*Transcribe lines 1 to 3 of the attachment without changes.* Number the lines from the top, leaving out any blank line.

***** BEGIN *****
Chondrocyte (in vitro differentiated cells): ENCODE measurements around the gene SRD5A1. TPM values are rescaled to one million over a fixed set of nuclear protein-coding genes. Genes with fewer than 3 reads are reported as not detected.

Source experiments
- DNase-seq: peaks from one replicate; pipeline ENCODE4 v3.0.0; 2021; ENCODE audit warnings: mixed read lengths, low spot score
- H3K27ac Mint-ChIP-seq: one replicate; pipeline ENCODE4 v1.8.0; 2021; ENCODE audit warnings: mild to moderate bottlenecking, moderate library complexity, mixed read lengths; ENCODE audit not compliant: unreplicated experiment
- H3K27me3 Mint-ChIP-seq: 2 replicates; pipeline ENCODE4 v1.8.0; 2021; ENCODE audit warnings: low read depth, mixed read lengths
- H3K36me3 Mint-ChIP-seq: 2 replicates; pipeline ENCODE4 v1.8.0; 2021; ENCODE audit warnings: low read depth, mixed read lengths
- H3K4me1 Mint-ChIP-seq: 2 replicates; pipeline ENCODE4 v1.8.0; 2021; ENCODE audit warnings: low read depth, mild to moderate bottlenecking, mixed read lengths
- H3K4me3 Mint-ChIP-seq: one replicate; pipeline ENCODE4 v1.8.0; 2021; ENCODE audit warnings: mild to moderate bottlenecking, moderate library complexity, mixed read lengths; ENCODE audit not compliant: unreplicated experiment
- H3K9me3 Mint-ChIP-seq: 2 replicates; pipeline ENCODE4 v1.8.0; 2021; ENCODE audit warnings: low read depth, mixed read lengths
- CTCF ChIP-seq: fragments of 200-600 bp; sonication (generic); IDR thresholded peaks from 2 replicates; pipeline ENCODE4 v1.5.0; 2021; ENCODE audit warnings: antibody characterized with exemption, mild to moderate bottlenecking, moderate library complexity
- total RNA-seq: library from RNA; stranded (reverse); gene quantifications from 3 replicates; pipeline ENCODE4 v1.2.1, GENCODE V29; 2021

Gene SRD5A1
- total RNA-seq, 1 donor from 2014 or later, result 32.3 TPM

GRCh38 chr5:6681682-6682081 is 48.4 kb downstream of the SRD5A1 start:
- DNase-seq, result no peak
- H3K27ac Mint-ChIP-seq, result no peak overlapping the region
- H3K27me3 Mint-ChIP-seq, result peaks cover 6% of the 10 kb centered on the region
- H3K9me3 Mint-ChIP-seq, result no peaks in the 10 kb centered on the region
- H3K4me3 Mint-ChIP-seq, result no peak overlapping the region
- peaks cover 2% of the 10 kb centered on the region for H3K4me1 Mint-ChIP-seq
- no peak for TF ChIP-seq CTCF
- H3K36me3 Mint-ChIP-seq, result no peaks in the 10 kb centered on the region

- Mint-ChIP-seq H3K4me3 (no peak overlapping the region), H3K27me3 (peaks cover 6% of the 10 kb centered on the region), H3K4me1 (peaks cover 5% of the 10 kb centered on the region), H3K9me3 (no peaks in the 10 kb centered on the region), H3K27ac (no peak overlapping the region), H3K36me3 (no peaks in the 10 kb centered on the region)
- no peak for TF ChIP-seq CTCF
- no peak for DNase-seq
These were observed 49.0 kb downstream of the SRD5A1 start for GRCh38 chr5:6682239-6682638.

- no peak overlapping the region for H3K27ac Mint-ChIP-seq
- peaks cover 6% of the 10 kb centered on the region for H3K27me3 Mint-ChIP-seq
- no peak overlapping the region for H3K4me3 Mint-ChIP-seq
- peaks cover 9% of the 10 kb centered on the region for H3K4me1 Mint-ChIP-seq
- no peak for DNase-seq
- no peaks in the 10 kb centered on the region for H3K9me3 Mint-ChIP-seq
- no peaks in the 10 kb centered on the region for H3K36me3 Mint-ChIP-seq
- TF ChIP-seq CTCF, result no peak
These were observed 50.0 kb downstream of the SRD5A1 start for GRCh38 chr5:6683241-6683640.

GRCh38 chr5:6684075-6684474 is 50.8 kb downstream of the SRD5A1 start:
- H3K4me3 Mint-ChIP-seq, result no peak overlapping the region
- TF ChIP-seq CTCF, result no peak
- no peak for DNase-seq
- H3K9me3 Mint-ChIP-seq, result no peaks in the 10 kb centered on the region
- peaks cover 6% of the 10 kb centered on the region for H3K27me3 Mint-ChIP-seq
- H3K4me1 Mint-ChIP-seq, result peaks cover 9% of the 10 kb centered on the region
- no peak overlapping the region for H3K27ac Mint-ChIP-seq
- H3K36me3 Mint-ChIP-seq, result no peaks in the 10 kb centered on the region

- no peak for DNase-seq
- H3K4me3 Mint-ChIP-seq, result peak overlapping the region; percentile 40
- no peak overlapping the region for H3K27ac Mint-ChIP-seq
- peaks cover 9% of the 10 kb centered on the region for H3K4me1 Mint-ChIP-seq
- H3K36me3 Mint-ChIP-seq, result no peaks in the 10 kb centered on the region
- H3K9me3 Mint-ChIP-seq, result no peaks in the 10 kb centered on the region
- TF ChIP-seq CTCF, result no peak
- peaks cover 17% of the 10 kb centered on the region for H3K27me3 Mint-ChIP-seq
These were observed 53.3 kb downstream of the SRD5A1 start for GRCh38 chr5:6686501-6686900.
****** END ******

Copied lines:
Chondrocyte (in vitro differentiated cells): ENCODE measurements around the gene SRD5A1. TPM values are rescaled to one million over a fixed set of nuclear protein-coding genes. Genes with fewer than 3 reads are reported as not detected.

Source experiments
- DNase-seq: peaks from one replicate; pipeline ENCODE4 v3.0.0; 2021; ENCODE audit warnings: mixed read lengths, low spot score